Your comprehensive guide for starting a bar business

Deciding to Start a Bar

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Do you appreciate fine liquors and wines? Do you love the fun, party atmosphere of your neighborhood bar? Maybe you don’t have a neighborhood bar in your community and you wish you could start one. If you have ever thought about starting your own bar, and you feel that you have just what it takes to create a great bar concept, then maybe the time is right for you to start your own business. Deciding to start a bar business is an important decision – entering the hospitality industry is not easy. Here are some important things to consider when you are deciding to open your own bar:

  • Capital – Do you have the capital required to launch a bar? Even if you can get a great deal on the location or you are taking over an existing bar, you will need a considerable amount of capital to invest in your inventory, permits and inspections, remodeling and payroll. In tough economic times, be forewarned about getting financing. Bars and restaurants are risky business for traditional lenders and you may have a hard time getting a start up loan through a bank. As with any business, you should spend considerable time and effort into creating a solid business plan that takes you through the first year and beyond.
  • Time Commitment – Depending on your concept, you may be open 12 or more hours a day. When you are getting started, you will also be putting countless hours into setting up, hiring, getting inspections, marketing and managing your bar business. Do you have the time and the support system to work long, long hours and stay upbeat for your clientele? Are you financially ready to commit all your time to getting your bar business off the ground?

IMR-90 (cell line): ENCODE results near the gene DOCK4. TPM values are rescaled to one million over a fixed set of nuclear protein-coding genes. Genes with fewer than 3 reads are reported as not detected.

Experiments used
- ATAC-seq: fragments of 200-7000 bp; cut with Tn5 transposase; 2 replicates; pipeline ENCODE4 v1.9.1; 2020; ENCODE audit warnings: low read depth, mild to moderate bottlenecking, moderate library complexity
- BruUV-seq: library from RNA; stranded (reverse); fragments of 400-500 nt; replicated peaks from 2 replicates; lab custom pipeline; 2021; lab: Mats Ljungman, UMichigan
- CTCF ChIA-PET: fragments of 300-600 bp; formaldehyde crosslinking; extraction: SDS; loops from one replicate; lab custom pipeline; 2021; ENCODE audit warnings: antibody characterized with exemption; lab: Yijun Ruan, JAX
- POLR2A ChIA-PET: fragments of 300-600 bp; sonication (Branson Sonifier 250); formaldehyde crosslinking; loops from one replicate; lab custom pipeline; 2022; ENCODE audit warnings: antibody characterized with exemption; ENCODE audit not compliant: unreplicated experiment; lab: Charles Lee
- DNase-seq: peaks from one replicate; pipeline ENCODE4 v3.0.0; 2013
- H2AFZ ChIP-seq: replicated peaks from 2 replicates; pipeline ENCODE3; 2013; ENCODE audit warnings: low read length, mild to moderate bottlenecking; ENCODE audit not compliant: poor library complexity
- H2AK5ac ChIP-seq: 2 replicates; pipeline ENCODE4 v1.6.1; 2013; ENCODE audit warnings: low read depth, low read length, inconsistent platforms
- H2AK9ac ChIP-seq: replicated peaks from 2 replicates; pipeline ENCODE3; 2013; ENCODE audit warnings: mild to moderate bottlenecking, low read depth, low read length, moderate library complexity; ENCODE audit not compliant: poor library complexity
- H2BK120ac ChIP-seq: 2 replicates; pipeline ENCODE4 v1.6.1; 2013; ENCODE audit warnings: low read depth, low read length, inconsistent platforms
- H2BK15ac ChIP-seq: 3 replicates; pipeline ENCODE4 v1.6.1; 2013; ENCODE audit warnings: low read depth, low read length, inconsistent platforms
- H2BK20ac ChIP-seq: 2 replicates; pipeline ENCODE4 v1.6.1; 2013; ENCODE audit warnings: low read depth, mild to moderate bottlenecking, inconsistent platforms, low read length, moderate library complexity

• Legality – You will discover that there are many legal responsibilities involved with starting and running a bar business. Specific requirements will vary state to state; but in general, be prepared to go through a rigorous licensing application process and get familiar with insurance and liability requirements as well. As the bar owner, you are responsible for what happens on your premises, and in some cases, what happens to your patrons after they leave your establishment.
  • Experience – If you have never worked behind the scenes at a bar or restaurant as a manager, bartender or server, you should probably consider getting some hands on experience before you open your own bar. You should understand pouring, taking inventory, closing, working the cash or POS system and dealing with all manner of customers. Observing as a patron is not enough for you to understand the nuances of running a food and beverage business.
  • Location – The number one rule of real estate applies in full force here – your location is critical to your ongoing success. Research the community and the competition thoroughly. Are you filling a need in the market or jumping into an already successful ‘strip’ of similar establishments? What will make your bar become a destination point? Also, does the location fit your concept? A poor location can kill your business before it ever gets off the ground.
  • Expertise – Do you have a good knowledge of you product? Know your liquors and wines inside and out – you will be the expert for discerning clients. Even if you are opening up a campus beer joint, you should know everything there is to know about beer and wine and your distribution channels.
  • Vision – Go into your business with a clear vision of what you want to accomplish. Do you want to create the ideal neighborhood bar and make one location a booming success? Do you have a vision for expansion that includes replicating your original concept or creating several unique locations? Does your concept include food or other entertainment as a part of expansion? Map out your ideas and business concepts in your business plan and create a model that supports your vision. Every aspect of the business, from the table arrangements to the glassware and liquor inventory should support your concept.

Deciding to open a bar is a big decision! Hospitality and entertainment businesses are fun and creative, but they require a lot of time, hard work and finesse to make them stand apart and become destinations. Take the time to prepare, get experience and build a concept that can help you realize your dream and be successful at it as well.

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